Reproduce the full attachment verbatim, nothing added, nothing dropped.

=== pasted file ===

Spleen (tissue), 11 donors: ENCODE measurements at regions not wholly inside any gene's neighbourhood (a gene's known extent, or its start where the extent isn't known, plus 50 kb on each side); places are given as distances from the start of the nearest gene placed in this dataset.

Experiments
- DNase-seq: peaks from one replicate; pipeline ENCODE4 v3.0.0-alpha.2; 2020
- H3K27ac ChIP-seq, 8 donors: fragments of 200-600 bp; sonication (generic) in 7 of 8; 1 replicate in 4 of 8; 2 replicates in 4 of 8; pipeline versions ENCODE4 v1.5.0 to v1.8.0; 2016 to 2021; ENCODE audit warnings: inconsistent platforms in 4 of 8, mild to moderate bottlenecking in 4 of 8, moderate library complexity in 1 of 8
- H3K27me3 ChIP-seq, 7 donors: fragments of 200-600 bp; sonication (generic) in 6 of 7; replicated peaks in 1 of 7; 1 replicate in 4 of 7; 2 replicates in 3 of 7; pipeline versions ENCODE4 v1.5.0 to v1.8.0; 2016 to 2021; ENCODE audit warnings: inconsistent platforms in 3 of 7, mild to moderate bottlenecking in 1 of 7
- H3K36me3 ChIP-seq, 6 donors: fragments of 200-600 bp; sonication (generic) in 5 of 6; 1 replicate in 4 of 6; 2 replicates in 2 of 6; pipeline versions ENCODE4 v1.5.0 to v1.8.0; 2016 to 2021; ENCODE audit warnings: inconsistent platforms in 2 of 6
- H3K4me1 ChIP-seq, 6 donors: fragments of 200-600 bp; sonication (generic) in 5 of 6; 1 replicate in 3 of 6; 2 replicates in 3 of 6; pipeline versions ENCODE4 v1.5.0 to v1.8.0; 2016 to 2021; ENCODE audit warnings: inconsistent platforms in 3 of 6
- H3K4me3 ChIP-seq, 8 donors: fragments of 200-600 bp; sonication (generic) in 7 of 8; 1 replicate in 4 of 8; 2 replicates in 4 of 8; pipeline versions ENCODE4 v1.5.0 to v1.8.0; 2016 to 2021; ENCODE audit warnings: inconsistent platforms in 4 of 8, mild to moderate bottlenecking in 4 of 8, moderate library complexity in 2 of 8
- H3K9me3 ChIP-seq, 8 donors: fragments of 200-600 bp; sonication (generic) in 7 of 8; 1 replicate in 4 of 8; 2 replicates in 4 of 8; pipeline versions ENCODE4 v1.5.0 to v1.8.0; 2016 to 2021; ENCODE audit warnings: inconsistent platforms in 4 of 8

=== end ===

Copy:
Spleen (tissue), 11 donors: ENCODE measurements at regions not wholly inside any gene's neighbourhood (a gene's known extent, or its start where the extent isn't known, plus 50 kb on each side); places are given as distances from the start of the nearest gene placed in this dataset.

Experiments
- DNase-seq: peaks from one replicate; pipeline ENCODE4 v3.0.0-alpha.2; 2020
- H3K27ac ChIP-seq, 8 donors: fragments of 200-600 bp; sonication (generic) in 7 of 8; 1 replicate in 4 of 8; 2 replicates in 4 of 8; pipeline versions ENCODE4 v1.5.0 to v1.8.0; 2016 to 2021; ENCODE audit warnings: inconsistent platforms in 4 of 8, mild to moderate bottlenecking in 4 of 8, moderate library complexity in 1 of 8
- H3K27me3 ChIP-seq, 7 donors: fragments of 200-600 bp; sonication (generic) in 6 of 7; replicated peaks in 1 of 7; 1 replicate in 4 of 7; 2 replicates in 3 of 7; pipeline versions ENCODE4 v1.5.0 to v1.8.0; 2016 to 2021; ENCODE audit warnings: inconsistent platforms in 3 of 7, mild to moderate bottlenecking in 1 of 7
- H3K36me3 ChIP-seq, 6 donors: fragments of 200-600 bp; sonication (generic) in 5 of 6; 1 replicate in 4 of 6; 2 replicates in 2 of 6; pipeline versions ENCODE4 v1.5.0 to v1.8.0; 2016 to 2021; ENCODE audit warnings: inconsistent platforms in 2 of 6
- H3K4me1 ChIP-seq, 6 donors: fragments of 200-600 bp; sonication (generic) in 5 of 6; 1 replicate in 3 of 6; 2 replicates in 3 of 6; pipeline versions ENCODE4 v1.5.0 to v1.8.0; 2016 to 2021; ENCODE audit warnings: inconsistent platforms in 3 of 6
- H3K4me3 ChIP-seq, 8 donors: fragments of 200-600 bp; sonication (generic) in 7 of 8; 1 replicate in 4 of 8; 2 replicates in 4 of 8; pipeline versions ENCODE4 v1.5.0 to v1.8.0; 2016 to 2021; ENCODE audit warnings: inconsistent platforms in 4 of 8, mild to moderate bottlenecking in 4 of 8, moderate library complexity in 2 of 8
- H3K9me3 ChIP-seq, 8 donors: fragments of 200-600 bp; sonication (generic) in 7 of 8; 1 replicate in 4 of 8; 2 replicates in 4 of 8; pipeline versions ENCODE4 v1.5.0 to v1.8.0; 2016 to 2021; ENCODE audit warnings: inconsistent platforms in 4 of 8